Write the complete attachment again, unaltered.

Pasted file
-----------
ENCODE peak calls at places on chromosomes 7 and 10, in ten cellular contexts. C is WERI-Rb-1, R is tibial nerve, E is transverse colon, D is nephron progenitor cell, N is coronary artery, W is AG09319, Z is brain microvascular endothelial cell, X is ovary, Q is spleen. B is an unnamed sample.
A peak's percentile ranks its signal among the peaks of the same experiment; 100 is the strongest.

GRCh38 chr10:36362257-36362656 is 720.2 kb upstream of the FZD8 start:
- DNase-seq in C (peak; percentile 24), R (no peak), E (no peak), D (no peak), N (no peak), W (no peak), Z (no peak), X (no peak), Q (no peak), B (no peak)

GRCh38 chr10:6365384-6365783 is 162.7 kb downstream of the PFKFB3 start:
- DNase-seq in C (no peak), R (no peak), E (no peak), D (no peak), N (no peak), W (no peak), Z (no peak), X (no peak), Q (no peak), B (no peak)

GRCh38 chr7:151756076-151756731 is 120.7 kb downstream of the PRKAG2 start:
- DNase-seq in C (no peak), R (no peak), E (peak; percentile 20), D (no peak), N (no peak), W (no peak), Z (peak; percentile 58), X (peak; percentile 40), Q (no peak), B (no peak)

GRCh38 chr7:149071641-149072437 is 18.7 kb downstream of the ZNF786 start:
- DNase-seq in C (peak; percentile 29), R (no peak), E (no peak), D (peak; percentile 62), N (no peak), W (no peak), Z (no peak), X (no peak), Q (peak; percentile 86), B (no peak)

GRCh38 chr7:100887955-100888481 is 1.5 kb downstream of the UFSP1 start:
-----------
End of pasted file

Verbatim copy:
ENCODE peak calls at places on chromosomes 7 and 10, in ten cellular contexts. C is WERI-Rb-1, R is tibial nerve, E is transverse colon, D is nephron progenitor cell, N is coronary artery, W is AG09319, Z is brain microvascular endothelial cell, X is ovary, Q is spleen. B is an unnamed sample.
A peak's percentile ranks its signal among the peaks of the same experiment; 100 is the strongest.

GRCh38 chr10:36362257-36362656 is 720.2 kb upstream of the FZD8 start:
- DNase-seq in C (peak; percentile 24), R (no peak), E (no peak), D (no peak), N (no peak), W (no peak), Z (no peak), X (no peak), Q (no peak), B (no peak)

GRCh38 chr10:6365384-6365783 is 162.7 kb downstream of the PFKFB3 start:
- DNase-seq in C (no peak), R (no peak), E (no peak), D (no peak), N (no peak), W (no peak), Z (no peak), X (no peak), Q (no peak), B (no peak)

GRCh38 chr7:151756076-151756731 is 120.7 kb downstream of the PRKAG2 start:
- DNase-seq in C (no peak), R (no peak), E (peak; percentile 20), D (no peak), N (no peak), W (no peak), Z (peak; percentile 58), X (peak; percentile 40), Q (no peak), B (no peak)

GRCh38 chr7:149071641-149072437 is 18.7 kb downstream of the ZNF786 start:
- DNase-seq in C (peak; percentile 29), R (no peak), E (no peak), D (peak; percentile 62), N (no peak), W (no peak), Z (no peak), X (no peak), Q (peak; percentile 86), B (no peak)

GRCh38 chr7:100887955-100888481 is 1.5 kb downstream of the UFSP1 start: